101Reporters Desk | Feb 15, 2019 | 6 min read
Families of slain soldiers struggling to process news of their loss
Gut-wrenching grief has struck the families of the martyrs who lost their lives in the militant attack on a CRPF convoy in Kashmir on Thursday. Forty-four jawans were killed and 25 injured in the deadliest attack in the paramilitary forces’ history.
The slain soldiers hailed from the length and breadth of the country, the news of their death in the attack coming down on their family like a ton of bricks.
"Why is God so cruel to us!" exclaimed the widow of Sanjay Kumar Sinha, a head constable with the CRPF’s 176th Battalion.
Hailing from Taregna village, about 30 km south of Bihar's capital Patna, Sinha was 44 and left behind his wife and three children--two daughters aged 22 and 17 years and a son aged 17 years. His eldest daughter was to get married soon. The family had got their ancestral home renovated and were to inaugurate it at her wedding.
Sinha had left home to rejoin his duty in Srinagar on February 8 and had planned to return in two weeks to finalise the wedding arrangements. About 8 pm on Thursday, his brother-in-law Jitendra Kumar learnt he will never come back.
This news left his wife Babita Devi and father Mahendra Prasad shattered. They were inconsolable. Cursing the fate, Babita was worried sick as to what would happen to her family, who will take care of their children. While the girls are pursuing graduation, the couple's son is preparing for medical entrance examinations in Kota, Rajasthan.
Broken himself, Sinha's father, a farmer, was trying to console his daughter-in-law. He was telling her to be strong, that not just their family but the entire nation was peeved at the cowardly act of the terrorists.
Sinha had joined the CRPF in 1992 after clearing class 12. His younger brother Shankar Sinha too is with the CRPF, posted in Bihar's Nalanda district.
Much like Sinha was to return to Bihar for his daughter's wedding arrangements, another slain soldier Hemraj Meena of Rajasthan had promised his wife Madhubala that he would return in 20 days and take the family on a vacation.
The 43-year-old martyr from Vinod Kalan village, Kota, was part of the CRPF’s 61st Battalion. After completing his Bachelor of Arts, he had joined the CRPF when he was 25. His parents worked as labourers on a farm and he was the first of six children.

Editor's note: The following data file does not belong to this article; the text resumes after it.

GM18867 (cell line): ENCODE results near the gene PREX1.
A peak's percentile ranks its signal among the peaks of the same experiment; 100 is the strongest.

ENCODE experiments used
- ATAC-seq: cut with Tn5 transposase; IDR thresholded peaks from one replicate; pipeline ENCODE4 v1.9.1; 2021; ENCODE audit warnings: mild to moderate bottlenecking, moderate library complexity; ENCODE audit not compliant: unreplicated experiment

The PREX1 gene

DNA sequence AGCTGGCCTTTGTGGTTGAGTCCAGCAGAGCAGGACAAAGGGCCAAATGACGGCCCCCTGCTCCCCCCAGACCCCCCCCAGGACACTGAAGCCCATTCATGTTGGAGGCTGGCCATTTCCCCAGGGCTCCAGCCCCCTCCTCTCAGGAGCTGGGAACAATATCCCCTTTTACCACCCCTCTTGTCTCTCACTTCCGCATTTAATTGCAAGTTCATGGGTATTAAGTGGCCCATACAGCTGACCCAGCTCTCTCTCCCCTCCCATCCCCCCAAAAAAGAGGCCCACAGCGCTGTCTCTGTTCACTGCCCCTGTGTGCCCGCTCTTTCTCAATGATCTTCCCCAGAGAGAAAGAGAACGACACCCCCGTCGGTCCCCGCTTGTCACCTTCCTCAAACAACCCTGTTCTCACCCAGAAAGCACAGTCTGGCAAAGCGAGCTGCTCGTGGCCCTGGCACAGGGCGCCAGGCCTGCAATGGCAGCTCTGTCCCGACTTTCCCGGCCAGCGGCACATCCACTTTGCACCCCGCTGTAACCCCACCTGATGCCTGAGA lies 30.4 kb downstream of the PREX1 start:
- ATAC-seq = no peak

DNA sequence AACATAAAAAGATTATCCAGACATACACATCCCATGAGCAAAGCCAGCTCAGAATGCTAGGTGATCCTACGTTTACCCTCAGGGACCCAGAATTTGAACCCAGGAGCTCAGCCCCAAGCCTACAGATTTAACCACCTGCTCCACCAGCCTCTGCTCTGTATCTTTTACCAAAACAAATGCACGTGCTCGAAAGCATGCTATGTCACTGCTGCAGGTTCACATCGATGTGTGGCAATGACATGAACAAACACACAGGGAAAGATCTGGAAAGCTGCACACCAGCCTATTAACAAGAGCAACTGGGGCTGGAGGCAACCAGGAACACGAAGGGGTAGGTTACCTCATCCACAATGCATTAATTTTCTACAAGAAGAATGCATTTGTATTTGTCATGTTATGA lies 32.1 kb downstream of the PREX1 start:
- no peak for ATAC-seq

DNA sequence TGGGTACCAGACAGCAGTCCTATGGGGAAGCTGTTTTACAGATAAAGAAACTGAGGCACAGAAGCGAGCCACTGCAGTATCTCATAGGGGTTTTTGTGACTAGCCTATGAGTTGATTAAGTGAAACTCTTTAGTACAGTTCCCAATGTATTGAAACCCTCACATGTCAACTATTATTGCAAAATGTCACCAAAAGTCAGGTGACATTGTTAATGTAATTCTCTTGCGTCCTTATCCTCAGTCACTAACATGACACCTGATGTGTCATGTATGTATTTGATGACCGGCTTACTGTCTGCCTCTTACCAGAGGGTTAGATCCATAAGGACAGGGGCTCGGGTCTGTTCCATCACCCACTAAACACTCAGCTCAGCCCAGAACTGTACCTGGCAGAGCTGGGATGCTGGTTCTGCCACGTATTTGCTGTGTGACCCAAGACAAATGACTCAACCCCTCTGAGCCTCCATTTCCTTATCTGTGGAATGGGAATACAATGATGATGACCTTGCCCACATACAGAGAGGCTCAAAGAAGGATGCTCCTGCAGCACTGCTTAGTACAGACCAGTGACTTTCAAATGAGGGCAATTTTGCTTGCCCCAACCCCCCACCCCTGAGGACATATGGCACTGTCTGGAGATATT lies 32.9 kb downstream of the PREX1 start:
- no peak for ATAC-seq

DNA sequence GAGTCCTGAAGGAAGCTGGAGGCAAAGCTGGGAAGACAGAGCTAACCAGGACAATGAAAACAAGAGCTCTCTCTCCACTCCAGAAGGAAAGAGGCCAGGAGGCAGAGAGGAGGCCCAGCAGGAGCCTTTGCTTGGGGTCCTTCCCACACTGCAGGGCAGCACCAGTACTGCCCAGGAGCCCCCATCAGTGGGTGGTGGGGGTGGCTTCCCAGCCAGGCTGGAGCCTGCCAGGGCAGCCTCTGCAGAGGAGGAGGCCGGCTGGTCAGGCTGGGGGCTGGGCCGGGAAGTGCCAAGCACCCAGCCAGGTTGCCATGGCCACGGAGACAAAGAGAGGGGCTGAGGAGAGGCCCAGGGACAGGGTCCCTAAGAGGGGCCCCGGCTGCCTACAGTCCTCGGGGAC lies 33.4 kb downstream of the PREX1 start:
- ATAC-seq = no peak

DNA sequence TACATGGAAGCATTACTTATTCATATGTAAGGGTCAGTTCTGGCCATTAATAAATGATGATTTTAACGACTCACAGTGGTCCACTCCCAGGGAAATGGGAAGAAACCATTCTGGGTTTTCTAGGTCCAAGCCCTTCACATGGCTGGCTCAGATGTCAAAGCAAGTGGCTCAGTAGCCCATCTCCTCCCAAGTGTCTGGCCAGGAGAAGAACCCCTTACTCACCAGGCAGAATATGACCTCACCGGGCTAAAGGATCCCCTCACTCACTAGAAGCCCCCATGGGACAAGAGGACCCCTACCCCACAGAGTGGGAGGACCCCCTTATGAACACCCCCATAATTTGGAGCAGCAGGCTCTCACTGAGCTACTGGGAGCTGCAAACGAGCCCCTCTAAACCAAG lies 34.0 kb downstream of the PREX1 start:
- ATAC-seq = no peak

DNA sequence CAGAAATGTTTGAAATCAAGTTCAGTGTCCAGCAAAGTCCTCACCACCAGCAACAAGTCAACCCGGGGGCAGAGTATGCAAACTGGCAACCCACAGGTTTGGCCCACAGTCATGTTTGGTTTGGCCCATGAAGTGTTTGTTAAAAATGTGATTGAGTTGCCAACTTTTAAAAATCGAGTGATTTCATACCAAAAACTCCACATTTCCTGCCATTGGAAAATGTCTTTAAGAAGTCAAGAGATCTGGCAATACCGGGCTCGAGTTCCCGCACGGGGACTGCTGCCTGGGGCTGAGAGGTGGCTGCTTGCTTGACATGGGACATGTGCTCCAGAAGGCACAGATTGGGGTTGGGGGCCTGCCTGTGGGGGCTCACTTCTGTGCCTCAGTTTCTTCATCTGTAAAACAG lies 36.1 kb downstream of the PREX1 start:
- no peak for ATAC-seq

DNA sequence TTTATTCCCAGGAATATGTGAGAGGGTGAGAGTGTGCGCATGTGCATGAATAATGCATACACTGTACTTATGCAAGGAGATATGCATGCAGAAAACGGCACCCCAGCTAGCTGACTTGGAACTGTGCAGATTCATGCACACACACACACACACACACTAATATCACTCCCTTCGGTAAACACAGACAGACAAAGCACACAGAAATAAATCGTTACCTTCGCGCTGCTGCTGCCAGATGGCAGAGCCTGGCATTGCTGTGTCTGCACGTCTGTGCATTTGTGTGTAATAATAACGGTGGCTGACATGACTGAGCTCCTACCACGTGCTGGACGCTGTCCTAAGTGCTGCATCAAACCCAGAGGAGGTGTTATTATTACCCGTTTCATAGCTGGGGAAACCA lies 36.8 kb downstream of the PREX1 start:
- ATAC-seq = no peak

His elder brother Ramvilas said Hemraj had visited their village only a couple of days ago and left for Kashmir on Tuesday morning. On Thursday afternoon, army officials informed to his daughter that he was no more.
Hemraj had been posted in Kashmir for three years, before which he had served in Naxal-affected areas. He is survived by his wife, two daughters aged 18 and 14 years and two sons aged 12 and four years.
Entire village is mourning
In Govindpura Bansadi village of Rajasthan in Jaipur, the entire village community was mourning the loss of Rohitash Lamba, one of the deceased CRPF men in the terror attack. His brother Jitendra fell sick upon learning of his demise.
The entire village stood with the family in solidarity and recounted how Lamba wore his patriotism on his sleeve. He would frequently speak to the village youth and encourage them to study and sign up for the armed forces.
“He was like an elder brother to me. He would always motivate me to study. He was so disciplined in his life that he never missed a task. He will always be remembered,” said Dr Anil Dangi, a neighbour.
Lamba’s parents worked as farmers and his family struggled to make ends meet. After graduating from a government college, he had joined the CRPF in 2011 and got married in 2017. The couple had a son on December 10, 2018. Lamba was overjoyed at this and had shared the news on Facebook.
After visiting his newborn, he had left the village only on Tuesday. A couple of days later, his family learnt of his martyrdom.
Unaware of disaster
In the southern state of Kerala, the local police team in Lakkidi, Wayanad district, which was asked to break the news to the family of deceased CRPF head constable VV Vasanth Kumar was at a loss of words when they visited the family and saw them going about their life as usual, ignorant of the tragedy that had befallen them. Requesting anonymity, the sub-inspector that was a part of the team said his heart welled up when he saw Kumar's mother, wife and children, aged eight and five years.
Kumar, who was 36, hailed from a Scheduled Tribe family and his parents would make ends meet by working on farms as labourers. He had joined the CRPF immediately after completing class 12, at the age of 18. His father had passed away only six months ago. The police officer said Kumar had resumed duty only 10 days ago after enjoying a vacation with his family. He said Kumar was upbeat since he had been promoted as a head constable.
A local panchayat member, requesting anonymity, said Kumar would often speak about hanging up his boots and returning to the village to take up farming. He said everyone in the village liked Kumar as he was always there to help people. He mourned the loss of an earnest and well-loved son of the soil.
(Inputs from Kumar Chellappan, Ramashankar Mishra and Rajendra Sharma)
Ajit Kumar, 35, of Lok Nagar area of Unnao town in Central Uttar Pradesh was martyred in the Pulwama attack. Ajit, who had joined the CRPF four years ago in the 115 Battalion of the force, was returning to join the duty after finishing his one month leave. Ajit was eldest among five brothers. His three brothers are in different jobs in Uttar Pradesh. Before leaving to rejoin his duty, Ajit had promised his two daughters – Isha and Shreya – a trip to Vaishno Devi on his next trip home.
Ajit’s younger brother Ranjeet said, “I received a call on my mobile on Thursday evening that my brother was among the soldiers killed there in Jammu and Kashmir.”
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